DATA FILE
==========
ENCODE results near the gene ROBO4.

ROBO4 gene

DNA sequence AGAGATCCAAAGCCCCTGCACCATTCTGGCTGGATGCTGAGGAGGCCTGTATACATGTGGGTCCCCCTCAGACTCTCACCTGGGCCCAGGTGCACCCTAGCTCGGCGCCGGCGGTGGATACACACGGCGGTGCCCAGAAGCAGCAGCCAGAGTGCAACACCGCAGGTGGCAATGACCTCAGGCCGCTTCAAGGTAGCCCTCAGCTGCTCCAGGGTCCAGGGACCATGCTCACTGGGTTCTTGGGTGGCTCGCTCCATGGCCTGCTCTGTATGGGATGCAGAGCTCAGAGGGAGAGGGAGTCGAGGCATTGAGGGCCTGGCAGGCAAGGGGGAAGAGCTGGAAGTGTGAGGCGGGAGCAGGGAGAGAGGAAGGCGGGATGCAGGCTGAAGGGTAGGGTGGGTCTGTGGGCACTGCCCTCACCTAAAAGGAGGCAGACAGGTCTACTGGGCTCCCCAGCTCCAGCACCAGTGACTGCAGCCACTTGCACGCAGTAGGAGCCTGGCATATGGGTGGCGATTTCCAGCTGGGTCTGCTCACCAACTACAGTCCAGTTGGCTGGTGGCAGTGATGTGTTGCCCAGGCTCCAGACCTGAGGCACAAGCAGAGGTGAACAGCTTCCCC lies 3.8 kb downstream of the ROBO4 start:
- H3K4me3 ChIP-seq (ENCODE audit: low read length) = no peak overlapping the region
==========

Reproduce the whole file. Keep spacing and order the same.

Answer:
ENCODE results near the gene ROBO4.

ROBO4 gene

DNA sequence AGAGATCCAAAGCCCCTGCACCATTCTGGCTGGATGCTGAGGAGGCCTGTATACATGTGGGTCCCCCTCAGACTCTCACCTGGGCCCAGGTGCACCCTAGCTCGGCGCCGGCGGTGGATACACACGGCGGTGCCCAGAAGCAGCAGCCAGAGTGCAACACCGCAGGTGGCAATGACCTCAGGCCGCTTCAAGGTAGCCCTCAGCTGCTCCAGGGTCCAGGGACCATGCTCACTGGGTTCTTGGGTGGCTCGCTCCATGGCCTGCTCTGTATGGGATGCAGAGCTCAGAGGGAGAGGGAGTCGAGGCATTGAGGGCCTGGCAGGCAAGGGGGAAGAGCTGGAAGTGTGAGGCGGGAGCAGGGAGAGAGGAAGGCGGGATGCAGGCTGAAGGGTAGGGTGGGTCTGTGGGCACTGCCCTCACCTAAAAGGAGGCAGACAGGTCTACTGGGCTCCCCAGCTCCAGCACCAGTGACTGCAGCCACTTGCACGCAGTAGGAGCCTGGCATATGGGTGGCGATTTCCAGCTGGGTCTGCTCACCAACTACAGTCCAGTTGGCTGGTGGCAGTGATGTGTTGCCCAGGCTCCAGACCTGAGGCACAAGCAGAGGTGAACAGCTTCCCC lies 3.8 kb downstream of the ROBO4 start:
- H3K4me3 ChIP-seq (ENCODE audit: low read length) = no peak overlapping the region